blob: b998d2b2bdf5f9a14ff3c0d053ba60ee316d56f1 [file] [log] [blame]
// Copyright 2017 The Go Authors. All rights reserved.
// Use of this source code is governed by a BSD-style
// license that can be found in the LICENSE file.
// This implements the write barrier buffer. The write barrier itself
// is gcWriteBarrier and is implemented in assembly.
// See mbarrier.go for algorithmic details on the write barrier. This
// file deals only with the buffer.
// The write barrier has a fast path and a slow path. The fast path
// simply enqueues to a per-P write barrier buffer. It's written in
// assembly and doesn't clobber any general purpose registers, so it
// doesn't have the usual overheads of a Go call.
// When the buffer fills up, the write barrier invokes the slow path
// (wbBufFlush) to flush the buffer to the GC work queues. In this
// path, since the compiler didn't spill registers, we spill *all*
// registers and disallow any GC safe points that could observe the
// stack frame (since we don't know the types of the spilled
// registers).
package runtime
import (
// testSmallBuf forces a small write barrier buffer to stress write
// barrier flushing.
const testSmallBuf = false
// wbBuf is a per-P buffer of pointers queued by the write barrier.
// This buffer is flushed to the GC workbufs when it fills up and on
// various GC transitions.
// This is closely related to a "sequential store buffer" (SSB),
// except that SSBs are usually used for maintaining remembered sets,
// while this is used for marking.
type wbBuf struct {
// next points to the next slot in buf. It must not be a
// pointer type because it can point past the end of buf and
// must be updated without write barriers.
// This is a pointer rather than an index to optimize the
// write barrier assembly.
next uintptr
// end points to just past the end of buf. It must not be a
// pointer type because it points past the end of buf and must
// be updated without write barriers.
end uintptr
// buf stores a series of pointers to execute write barriers on.
buf [wbBufEntries]uintptr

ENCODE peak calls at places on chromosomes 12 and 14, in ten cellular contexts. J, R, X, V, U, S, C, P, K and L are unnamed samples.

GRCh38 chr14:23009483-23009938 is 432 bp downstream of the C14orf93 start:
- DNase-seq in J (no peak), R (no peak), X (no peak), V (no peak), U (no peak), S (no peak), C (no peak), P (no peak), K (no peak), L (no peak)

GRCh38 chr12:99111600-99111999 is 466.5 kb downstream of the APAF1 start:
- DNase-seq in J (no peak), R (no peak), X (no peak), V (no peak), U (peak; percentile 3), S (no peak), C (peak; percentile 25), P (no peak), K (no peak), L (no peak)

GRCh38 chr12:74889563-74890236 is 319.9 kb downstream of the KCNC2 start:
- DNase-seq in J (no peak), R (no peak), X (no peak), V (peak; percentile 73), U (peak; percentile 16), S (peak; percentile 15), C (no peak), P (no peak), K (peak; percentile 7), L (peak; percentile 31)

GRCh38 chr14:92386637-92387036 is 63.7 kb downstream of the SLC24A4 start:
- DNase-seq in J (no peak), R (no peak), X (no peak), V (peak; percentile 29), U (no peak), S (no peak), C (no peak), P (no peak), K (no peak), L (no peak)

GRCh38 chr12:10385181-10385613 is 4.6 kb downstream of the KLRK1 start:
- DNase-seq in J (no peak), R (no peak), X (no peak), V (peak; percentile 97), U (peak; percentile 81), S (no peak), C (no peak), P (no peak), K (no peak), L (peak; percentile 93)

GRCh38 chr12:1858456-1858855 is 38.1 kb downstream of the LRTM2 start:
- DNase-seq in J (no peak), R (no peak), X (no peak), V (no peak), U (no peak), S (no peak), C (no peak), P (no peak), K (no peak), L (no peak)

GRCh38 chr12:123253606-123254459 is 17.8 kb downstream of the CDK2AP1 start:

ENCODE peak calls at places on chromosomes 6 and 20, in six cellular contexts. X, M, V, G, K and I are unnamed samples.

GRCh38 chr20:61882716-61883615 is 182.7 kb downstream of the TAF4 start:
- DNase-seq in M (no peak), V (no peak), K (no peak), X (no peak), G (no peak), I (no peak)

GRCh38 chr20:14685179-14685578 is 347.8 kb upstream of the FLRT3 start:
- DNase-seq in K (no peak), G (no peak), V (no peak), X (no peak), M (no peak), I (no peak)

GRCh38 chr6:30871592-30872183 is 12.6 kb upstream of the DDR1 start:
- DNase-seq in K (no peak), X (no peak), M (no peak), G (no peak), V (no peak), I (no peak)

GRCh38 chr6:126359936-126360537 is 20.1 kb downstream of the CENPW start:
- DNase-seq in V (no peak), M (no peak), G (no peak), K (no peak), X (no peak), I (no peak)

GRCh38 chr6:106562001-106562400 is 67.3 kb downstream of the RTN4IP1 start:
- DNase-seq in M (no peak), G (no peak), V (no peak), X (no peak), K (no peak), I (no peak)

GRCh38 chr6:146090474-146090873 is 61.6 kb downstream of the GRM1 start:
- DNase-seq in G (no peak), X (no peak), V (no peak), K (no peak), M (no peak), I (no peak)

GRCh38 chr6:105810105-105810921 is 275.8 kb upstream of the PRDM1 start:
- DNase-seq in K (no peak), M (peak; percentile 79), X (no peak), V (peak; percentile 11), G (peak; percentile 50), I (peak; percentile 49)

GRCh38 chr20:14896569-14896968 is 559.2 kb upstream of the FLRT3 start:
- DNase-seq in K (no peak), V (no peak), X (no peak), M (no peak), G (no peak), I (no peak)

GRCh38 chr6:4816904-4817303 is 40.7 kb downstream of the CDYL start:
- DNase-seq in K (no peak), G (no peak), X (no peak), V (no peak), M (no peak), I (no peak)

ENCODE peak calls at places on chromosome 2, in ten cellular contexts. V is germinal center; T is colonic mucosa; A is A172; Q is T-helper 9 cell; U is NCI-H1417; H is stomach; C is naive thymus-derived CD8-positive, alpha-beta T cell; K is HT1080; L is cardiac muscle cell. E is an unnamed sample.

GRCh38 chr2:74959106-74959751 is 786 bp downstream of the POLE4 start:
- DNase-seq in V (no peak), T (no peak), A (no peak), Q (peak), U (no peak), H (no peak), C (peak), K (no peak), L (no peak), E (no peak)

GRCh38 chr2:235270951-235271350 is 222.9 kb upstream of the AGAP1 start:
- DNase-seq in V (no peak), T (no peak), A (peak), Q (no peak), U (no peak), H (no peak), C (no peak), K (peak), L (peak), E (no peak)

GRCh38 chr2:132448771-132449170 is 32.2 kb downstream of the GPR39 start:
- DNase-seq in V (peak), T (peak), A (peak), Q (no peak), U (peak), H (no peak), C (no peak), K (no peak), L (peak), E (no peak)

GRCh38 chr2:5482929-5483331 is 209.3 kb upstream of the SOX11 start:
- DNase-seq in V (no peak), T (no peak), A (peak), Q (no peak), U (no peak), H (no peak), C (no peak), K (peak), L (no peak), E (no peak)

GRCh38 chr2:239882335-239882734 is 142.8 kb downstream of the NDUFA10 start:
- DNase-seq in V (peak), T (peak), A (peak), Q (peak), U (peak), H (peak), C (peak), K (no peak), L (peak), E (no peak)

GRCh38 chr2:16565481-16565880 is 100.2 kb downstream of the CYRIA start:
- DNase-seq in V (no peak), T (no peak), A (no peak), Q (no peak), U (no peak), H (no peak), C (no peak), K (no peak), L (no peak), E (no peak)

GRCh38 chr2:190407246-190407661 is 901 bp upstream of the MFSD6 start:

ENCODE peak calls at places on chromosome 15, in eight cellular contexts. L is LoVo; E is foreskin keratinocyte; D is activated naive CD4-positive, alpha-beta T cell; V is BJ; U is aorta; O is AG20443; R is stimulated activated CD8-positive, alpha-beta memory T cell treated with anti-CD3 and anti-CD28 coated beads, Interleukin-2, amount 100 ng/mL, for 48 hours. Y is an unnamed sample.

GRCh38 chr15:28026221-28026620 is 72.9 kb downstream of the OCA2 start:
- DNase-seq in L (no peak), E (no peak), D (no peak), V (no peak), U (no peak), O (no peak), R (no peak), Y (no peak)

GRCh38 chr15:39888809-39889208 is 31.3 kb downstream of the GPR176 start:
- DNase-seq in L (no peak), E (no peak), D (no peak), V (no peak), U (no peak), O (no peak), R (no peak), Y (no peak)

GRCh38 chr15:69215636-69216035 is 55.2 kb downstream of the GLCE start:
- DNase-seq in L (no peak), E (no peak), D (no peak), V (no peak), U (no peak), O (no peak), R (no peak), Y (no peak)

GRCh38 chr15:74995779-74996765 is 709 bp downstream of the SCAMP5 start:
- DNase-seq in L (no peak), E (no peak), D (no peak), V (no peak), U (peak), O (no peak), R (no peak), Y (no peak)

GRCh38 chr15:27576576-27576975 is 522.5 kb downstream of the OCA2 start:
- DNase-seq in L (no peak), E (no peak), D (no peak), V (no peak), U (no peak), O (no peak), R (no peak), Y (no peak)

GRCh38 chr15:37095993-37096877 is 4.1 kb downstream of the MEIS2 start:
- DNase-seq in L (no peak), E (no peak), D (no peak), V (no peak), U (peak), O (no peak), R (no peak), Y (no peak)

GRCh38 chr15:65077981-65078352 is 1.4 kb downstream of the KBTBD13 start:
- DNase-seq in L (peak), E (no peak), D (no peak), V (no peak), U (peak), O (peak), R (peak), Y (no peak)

const (
// wbBufEntries is the maximum number of pointers that can be
// stored in the write barrier buffer.
// This trades latency for throughput amortization. Higher
// values amortize flushing overhead more, but increase the
// latency of flushing. Higher values also increase the cache
// footprint of the buffer.
// TODO: What is the latency cost of this? Tune this value.
wbBufEntries = 512
// Maximum number of entries that we need to ask from the
// buffer in a single call.
wbMaxEntriesPerCall = 8
// reset empties b by resetting its next and end pointers.
func (b *wbBuf) reset() {
start := uintptr(unsafe.Pointer(&b.buf[0])) = start
if testSmallBuf {
// For testing, make the buffer smaller but more than
// 1 write barrier's worth, so it tests both the
// immediate flush and delayed flush cases.
b.end = uintptr(unsafe.Pointer(&b.buf[wbMaxEntriesPerCall+1]))
} else {
b.end = start + uintptr(len(b.buf))*unsafe.Sizeof(b.buf[0])
if ([0]) != 0 {
throw("bad write barrier buffer bounds")
// discard resets b's next pointer, but not its end pointer.
// This must be nosplit because it's called by wbBufFlush.
func (b *wbBuf) discard() { = uintptr(unsafe.Pointer(&b.buf[0]))
// empty reports whether b contains no pointers.
func (b *wbBuf) empty() bool {
return == uintptr(unsafe.Pointer(&b.buf[0]))
// getX returns space in the write barrier buffer to store X pointers.
// getX will flush the buffer if necessary. Callers should use this as:
// buf := &getg().m.p.ptr().wbBuf
// p := buf.get2()
// p[0], p[1] = old, new
// ... actual memory write ...
// The caller must ensure there are no preemption points during the